Home Budgets are essential for all homeowners. Businesses run on budgets and homes are no different. Home Budgets are never taught in school and my realtor sure never warned me to put together home budgets when I bought my first house. There are all types of software out there but the simplest program I have found for building my home budgets is MS Excel. If you don’t have Microsoft Office there is a free version of a spreadsheet you can use in Google Docs that mimics Excel. There are also home budgets worksheets here if you want to grab a quick online version.
Home budgets are a great way to figure out where your money is being spent. Preparing home budgets begins with gathering all the monthly expenses you currently have. I include and itemize all of the following expenses in my home budgets: Mortgage, taxes, insurance, gas & electric, water and sewer, garbage pickup and oil (if applicable), other utilities if they apply to your family such as a home phone, cable television or internet bills. Once you have gathered all of these, begin a home budgets worksheet and itemize each expense down the first column. The second column I have entitled “Budget” which is the amount I put aside for that particular expense each month. The third column you see is “Actual” and the fourth is a calculation that reflects the difference between the two. The number left over in the fourth column can be carried down into the repairs section and added into the budget line for that month.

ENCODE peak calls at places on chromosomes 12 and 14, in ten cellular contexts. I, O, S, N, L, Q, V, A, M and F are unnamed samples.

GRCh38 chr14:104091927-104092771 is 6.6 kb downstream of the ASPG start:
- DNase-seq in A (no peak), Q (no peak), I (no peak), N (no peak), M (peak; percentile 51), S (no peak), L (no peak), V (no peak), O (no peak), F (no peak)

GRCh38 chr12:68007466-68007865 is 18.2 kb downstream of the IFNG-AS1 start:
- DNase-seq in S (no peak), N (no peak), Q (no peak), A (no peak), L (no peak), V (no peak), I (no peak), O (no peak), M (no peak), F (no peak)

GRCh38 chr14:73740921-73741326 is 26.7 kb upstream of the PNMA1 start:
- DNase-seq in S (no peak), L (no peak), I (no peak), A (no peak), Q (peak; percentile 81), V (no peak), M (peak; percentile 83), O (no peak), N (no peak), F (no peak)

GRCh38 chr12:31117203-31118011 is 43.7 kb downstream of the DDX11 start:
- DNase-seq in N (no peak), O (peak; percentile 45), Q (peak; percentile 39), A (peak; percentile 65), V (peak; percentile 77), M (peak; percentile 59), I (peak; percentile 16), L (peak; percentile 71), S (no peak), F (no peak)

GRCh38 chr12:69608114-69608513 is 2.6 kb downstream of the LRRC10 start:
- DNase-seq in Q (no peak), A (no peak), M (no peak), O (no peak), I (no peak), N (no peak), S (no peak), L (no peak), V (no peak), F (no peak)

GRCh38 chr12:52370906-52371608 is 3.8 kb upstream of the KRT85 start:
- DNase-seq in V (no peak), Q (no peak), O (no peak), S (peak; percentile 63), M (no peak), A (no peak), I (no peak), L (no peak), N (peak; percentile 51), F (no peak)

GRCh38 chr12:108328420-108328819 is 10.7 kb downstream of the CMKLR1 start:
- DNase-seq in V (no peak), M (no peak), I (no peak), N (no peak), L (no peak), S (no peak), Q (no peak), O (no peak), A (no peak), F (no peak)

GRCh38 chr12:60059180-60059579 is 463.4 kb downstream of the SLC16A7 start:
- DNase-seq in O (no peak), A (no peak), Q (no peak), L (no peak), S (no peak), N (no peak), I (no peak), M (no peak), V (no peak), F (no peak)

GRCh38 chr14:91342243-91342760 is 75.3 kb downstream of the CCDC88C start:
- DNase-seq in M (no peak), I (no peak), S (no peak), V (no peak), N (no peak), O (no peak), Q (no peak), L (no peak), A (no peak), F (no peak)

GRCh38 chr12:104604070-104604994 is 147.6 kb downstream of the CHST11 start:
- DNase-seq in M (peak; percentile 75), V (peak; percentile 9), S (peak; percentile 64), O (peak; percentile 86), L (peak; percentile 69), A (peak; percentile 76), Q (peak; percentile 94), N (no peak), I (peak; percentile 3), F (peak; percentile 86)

Home budgets for emergency
Home budgets definitely need a section for the emergencies that happen in your life, but home budgets can also be created for a pre-determined repair that you know will need to occur in the coming months. Let’s say your roof has been leaking and you know you need to replace it during the next two years, this home budgets area is for just that kind of emergency or repair. Each month you will deposit money into your home budgets for these items. I actually have a separate bank savings accounts that I use for my home budgets. In addition, I keep the items separated on my spreadsheet so I can keep a running log of how close I am getting to the amount needed. In the example above, it will take me about a year of saving $350 to save the estimated $5000 it will cost replace the roof.
If I have extra funds during a particular month that I can allocate to this emergency fund, I will do that. If you live in a newer home and don’t expect any repairs, you should still start this separate fund so you have a stash down the road. When you are prepared for something unexpected, like a water heater that needs to be replaced, you eliminate the need to use credit cards. In addition, creating house budgets allows you to keep track of all capital improvements so you can keep a running tally of money spent on your house during your years of ownership.